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Sapphire HD 6970 FleX Battlefield 3 Edition Review

airman    -   November 23, 2011
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Conclusion:

Even though there are only minute differences in performance between the recently released cards from Sapphire versus earlier cards of the same model, there are advantages to grabbing one of the newer, though redundant cards. Yes, the clock-for-clock performance of this HD 6970 is going to be pretty much identical to that of the nearly one-year old models, but there are some perks to buying new. First, even though there has hardly been any milestone introductions to the video card market since the HD 69x0 series, you can now find them for $50-$100 cheaper than they were previously. Second, many new cards are no longer using the original, reference-style cooler. Almost all of Sapphire's cards (and other manufacturers) have moved away from a blower and a block of copper toward heatpipes, vapor chambers, and quieter propeller-style fans. We can clearly see the major decrease in idle and load temperatures in both stock and overclocked scenarios with these new coolers — and at the same or lower noise level. Not only do you get an improved cooler, but you'll also get more stability and reliability out of the new cards with the now common dual-BIOS switch, newer firmwares, and additional monitor support with the FleX edition cards from Sapphire.

To speak more specifically about the Sapphire HD 6970 FleX Battlefield 3 Edition, I will say that none of the results are surprising or mind-blowing because we already knew what to expect. The Cayman architecture is no different than it was before, and the only thing we get with it are slightly higher out-of-the-box speeds and a superior cooler. No raw performance gains were expected and none were seen. In fact, in every framerate test that was run, both this Sapphire HD 6970 and the comparison HD 6970 stayed within a few frames per second, or about 5% ahead or behind. The advantage lies in the higher "stock" clock speed, in which case this Sapphire HD 6970 generally had a slight edge.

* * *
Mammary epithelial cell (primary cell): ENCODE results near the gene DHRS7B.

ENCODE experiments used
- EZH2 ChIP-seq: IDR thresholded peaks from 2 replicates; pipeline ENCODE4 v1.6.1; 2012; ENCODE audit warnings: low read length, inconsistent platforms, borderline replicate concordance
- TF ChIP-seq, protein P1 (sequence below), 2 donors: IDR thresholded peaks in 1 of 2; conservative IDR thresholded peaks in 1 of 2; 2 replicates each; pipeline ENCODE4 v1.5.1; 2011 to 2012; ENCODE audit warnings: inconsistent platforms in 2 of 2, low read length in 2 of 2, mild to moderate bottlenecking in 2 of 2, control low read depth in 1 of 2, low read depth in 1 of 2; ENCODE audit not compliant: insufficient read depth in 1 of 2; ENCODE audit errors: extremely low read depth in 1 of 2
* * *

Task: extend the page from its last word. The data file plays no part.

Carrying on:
There is no doubt that Battlefield 3 is a showstopper and "career-changer" for many active FPS players, especially those who very eagerly awaited its release and wasted no time in getting a copy. I can speak for myself and plenty of others that I know of who abandoned their staple FPS games they play regularly to put those hours into BF3 instead. As far as the price-point of this card goes, the copy of Battlefield 3 is certainly not "free". Currently through many retailers, this edition is about $50 more than Sapphire's regular FleX edition and also those from completely separate manufacturers. That being said, if Battlefield 3 and an HD 6970 are in your shopping cart or wishlist as separate items, save $10 by getting this card instead.

 

Pros:

  • Save about $10 on buying BF3 versus separate purchase of comparable card and the game
  • 50MHz core clock speed increase out of the box
  • Excellent cooling with Sapphire's VaporX technology
  • FleX version allows five monitors from one card by allowing separate use of HDMI and DVI ports
  • Includes HDMI to DVI and mini DisplayPort to full-size DisplayPort adapters

 

Cons:

  • None
OCC Gold



  1. Introduction & Closer Look
  2. Closer Look: The Video Card
  3. Specifications & Features
  4. Testing: Setup & Overclocking
  5. Testing: Aliens vs. Predator
  6. Testing: Metro 2033
  7. Testing: Sid Meier's Civilization V
  8. Testing: Tom Clancy's HAWX 2
  9. Testing: Lost Planet 2
  10. Testing: Unigine 2.5
  11. Testing: Just Cause 2
  12. Testing: Mafia II
  13. Testing: Battlefield: Bad Company 2
  14. Testing: 3DMark 11
  15. Testing: Temperature
  16. Testing: Power Consumption
  17. Conclusion
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